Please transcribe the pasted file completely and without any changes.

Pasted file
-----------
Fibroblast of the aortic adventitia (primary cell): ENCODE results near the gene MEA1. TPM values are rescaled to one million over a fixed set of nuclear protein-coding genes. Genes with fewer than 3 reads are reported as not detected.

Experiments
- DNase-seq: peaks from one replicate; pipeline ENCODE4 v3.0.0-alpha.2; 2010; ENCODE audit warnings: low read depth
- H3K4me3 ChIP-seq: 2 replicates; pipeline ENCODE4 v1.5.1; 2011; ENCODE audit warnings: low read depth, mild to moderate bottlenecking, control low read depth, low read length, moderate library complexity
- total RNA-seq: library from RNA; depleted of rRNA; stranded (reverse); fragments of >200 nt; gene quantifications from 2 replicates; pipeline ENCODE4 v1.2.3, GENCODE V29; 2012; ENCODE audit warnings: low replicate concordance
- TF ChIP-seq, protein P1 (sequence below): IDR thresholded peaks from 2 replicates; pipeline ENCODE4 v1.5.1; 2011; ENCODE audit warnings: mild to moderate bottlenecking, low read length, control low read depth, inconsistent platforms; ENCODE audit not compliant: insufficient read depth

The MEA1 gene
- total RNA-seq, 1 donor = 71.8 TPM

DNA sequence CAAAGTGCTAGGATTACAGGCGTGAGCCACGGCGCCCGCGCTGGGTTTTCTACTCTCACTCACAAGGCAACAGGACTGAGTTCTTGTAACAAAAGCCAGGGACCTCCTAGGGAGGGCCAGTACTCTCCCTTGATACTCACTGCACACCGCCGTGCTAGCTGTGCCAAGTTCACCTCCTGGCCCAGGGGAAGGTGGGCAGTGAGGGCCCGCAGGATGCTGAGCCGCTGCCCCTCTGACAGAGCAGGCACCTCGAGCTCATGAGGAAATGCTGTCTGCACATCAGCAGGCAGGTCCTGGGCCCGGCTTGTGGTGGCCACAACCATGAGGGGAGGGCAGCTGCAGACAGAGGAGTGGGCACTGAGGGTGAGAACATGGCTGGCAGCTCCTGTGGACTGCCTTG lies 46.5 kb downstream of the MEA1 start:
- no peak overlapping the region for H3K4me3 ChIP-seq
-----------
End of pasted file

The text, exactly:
Fibroblast of the aortic adventitia (primary cell): ENCODE results near the gene MEA1. TPM values are rescaled to one million over a fixed set of nuclear protein-coding genes. Genes with fewer than 3 reads are reported as not detected.

Experiments
- DNase-seq: peaks from one replicate; pipeline ENCODE4 v3.0.0-alpha.2; 2010; ENCODE audit warnings: low read depth
- H3K4me3 ChIP-seq: 2 replicates; pipeline ENCODE4 v1.5.1; 2011; ENCODE audit warnings: low read depth, mild to moderate bottlenecking, control low read depth, low read length, moderate library complexity
- total RNA-seq: library from RNA; depleted of rRNA; stranded (reverse); fragments of >200 nt; gene quantifications from 2 replicates; pipeline ENCODE4 v1.2.3, GENCODE V29; 2012; ENCODE audit warnings: low replicate concordance
- TF ChIP-seq, protein P1 (sequence below): IDR thresholded peaks from 2 replicates; pipeline ENCODE4 v1.5.1; 2011; ENCODE audit warnings: mild to moderate bottlenecking, low read length, control low read depth, inconsistent platforms; ENCODE audit not compliant: insufficient read depth

The MEA1 gene
- total RNA-seq, 1 donor = 71.8 TPM

DNA sequence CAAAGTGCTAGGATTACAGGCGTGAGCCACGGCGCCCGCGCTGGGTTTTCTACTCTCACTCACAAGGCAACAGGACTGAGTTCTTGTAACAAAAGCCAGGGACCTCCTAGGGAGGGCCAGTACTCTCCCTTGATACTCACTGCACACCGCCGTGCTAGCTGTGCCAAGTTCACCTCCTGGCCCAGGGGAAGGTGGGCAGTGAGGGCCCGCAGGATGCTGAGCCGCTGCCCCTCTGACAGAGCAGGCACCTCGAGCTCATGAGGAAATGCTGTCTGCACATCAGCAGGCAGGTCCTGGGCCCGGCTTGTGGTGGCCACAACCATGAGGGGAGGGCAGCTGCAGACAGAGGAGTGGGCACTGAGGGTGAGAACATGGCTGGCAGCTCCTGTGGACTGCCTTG lies 46.5 kb downstream of the MEA1 start:
- no peak overlapping the region for H3K4me3 ChIP-seq